Tips for Planting the Perfect Perennial Border

Harmonia Inc’s Roxine Brown explains how she gives gardens an edge.
Perennial Garden And Bluestone Staircase

A bluestone staircase traverses a perennial garden planted with brilliant blue Echinops, white Gaura, and pink coneflowers, alongside clumps of Pennisetum grasses.

HC&G: What’s your favorite location for a perennial border?

Roxine Brown, founder and creative director, Harmonia Inc: In the distance, at a site’s perimeter, which forces your eye to travel and experience the expanse of a property. And in a looser way, perennials are lovely surrounding and softening the edges of a pool patio or terrace, essentially creating a cozier environment.

What’s the ideal spot for perennials?

Most people like them in the sun for visibility, but I love them in the shade, where dappled light can further enhance a beautiful vista. Classic plants such as astilbes, monkshoods, Dicentra alba, and ferns are great in shady borders. In the sun, I prefer to use ornamental grasses for a more beachy look. If you plant them under a few upright Japanese maples, stewartias, or crape myrtles and dot them with flowering perennials like alliums, foxgloves, Gaura, Nepeta, or lavender, you’ll have a gorgeous tableau.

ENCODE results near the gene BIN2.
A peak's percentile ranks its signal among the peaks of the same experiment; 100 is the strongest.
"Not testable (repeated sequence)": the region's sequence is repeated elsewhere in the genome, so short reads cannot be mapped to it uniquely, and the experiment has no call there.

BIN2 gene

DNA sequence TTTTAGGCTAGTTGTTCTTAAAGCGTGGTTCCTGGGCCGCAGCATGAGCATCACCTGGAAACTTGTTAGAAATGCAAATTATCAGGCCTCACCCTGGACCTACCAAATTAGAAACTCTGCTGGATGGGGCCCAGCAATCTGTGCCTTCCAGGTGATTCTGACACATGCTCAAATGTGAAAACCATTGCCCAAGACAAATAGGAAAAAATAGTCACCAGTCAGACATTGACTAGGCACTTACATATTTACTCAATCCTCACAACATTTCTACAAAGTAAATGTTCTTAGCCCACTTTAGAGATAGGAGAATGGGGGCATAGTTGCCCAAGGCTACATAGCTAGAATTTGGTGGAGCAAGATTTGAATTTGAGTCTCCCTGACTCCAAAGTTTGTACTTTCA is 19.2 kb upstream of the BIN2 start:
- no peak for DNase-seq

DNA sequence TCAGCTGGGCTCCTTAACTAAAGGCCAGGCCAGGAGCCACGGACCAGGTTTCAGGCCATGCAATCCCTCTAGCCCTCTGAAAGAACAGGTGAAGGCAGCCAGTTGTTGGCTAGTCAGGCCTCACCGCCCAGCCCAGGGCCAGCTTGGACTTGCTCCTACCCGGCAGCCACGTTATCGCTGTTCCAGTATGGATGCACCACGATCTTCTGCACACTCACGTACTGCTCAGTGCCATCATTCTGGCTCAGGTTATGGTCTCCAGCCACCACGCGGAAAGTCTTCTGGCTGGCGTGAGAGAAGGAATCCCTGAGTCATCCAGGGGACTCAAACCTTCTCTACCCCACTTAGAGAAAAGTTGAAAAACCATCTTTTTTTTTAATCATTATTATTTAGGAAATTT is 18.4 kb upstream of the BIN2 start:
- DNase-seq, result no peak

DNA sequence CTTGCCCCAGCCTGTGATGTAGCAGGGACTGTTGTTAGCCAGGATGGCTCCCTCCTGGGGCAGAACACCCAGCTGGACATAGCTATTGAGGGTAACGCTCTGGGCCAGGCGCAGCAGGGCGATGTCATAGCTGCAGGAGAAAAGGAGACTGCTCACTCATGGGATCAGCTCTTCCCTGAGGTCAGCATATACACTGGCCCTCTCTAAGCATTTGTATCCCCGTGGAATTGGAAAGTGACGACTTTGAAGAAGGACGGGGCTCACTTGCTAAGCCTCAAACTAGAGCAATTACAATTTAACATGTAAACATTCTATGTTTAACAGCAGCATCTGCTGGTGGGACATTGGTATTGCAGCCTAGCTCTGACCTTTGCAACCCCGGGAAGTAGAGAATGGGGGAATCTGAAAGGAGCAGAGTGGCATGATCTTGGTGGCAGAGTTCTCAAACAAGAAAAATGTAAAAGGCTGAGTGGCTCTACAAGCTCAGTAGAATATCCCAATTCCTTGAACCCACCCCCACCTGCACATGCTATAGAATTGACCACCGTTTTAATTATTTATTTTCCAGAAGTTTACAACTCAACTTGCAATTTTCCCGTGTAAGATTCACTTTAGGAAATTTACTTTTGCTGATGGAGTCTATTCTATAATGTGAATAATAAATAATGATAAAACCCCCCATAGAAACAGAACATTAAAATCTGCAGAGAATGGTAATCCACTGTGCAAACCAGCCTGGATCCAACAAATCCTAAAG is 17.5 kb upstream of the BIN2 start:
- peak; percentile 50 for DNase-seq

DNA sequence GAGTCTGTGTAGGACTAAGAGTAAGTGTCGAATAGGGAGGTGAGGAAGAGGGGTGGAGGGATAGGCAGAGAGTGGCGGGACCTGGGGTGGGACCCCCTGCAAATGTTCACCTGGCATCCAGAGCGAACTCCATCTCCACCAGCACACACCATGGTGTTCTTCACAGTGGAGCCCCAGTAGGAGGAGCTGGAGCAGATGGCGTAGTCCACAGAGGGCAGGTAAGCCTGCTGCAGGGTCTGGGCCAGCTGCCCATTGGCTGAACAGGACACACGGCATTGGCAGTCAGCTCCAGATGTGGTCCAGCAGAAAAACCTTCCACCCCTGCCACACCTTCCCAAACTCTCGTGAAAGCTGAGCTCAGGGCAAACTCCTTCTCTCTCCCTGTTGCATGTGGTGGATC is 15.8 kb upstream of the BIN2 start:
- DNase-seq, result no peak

Potted Plants Lining Outdoor Terrace

Crape myrtles add height to a creekside border.

How do you give a perennial border structure? 

It should have layers to it, incorporating areas of trees as well as flowering shrubs, from common hydrangeas to Sambucus [elderberry], especially the ‘Black Lace’ cultivar. Adding perennials to the mix will give you three layers, lending height and visual interest even to a very minimal property.

What are ideal soil conditions for a perennial border?

Always analyze your soil before planting. If you’re located in the woods, you probably have a lot of sand, and if you’re in a former farming area, there’s probably a claypan. Certain plants require specific conditions, so you need to amend the soil accordingly. For sandy soil, add organic compost, and for compacted soil, add both sand and compost to it.

Crape Myrtles Lining Creekside Border

Potted tropicals enliven a terrace.

What mid-to late-summer plants will perk up a border?

White and pink anemones, monkshoods, and mallows, and ornamental grasses for some drama. And add a couple of shrubs, such as Lespedeza, which has a beautiful deep-pink flower in August, and Callicarpa americana [beautyberry], which has an insignificant flower, but pays off with great-looking bright-purple berries in the autumn.

What must-have accent pieces look good in a perennial border?

A favorite sculpture or old vintage urns, and benches and hammocks are nice in especially quiet corners. And a little pergola will serve as a focal point, while also allowing you to experience the garden from a different perspective.

The print version of this article appears with the headline: Border Patrol.
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